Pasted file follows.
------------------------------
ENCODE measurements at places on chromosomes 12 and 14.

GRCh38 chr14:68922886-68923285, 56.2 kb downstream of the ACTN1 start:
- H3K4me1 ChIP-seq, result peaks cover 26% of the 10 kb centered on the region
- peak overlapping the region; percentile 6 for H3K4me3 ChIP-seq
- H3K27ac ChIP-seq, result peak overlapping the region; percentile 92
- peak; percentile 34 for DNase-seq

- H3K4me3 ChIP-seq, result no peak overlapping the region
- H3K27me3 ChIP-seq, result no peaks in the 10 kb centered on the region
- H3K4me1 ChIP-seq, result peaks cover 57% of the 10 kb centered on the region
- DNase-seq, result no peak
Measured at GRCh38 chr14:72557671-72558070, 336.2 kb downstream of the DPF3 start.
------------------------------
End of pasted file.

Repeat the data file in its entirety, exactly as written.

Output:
ENCODE measurements at places on chromosomes 12 and 14.

GRCh38 chr14:68922886-68923285, 56.2 kb downstream of the ACTN1 start:
- H3K4me1 ChIP-seq, result peaks cover 26% of the 10 kb centered on the region
- peak overlapping the region; percentile 6 for H3K4me3 ChIP-seq
- H3K27ac ChIP-seq, result peak overlapping the region; percentile 92
- peak; percentile 34 for DNase-seq

- H3K4me3 ChIP-seq, result no peak overlapping the region
- H3K27me3 ChIP-seq, result no peaks in the 10 kb centered on the region
- H3K4me1 ChIP-seq, result peaks cover 57% of the 10 kb centered on the region
- DNase-seq, result no peak
Measured at GRCh38 chr14:72557671-72558070, 336.2 kb downstream of the DPF3 start.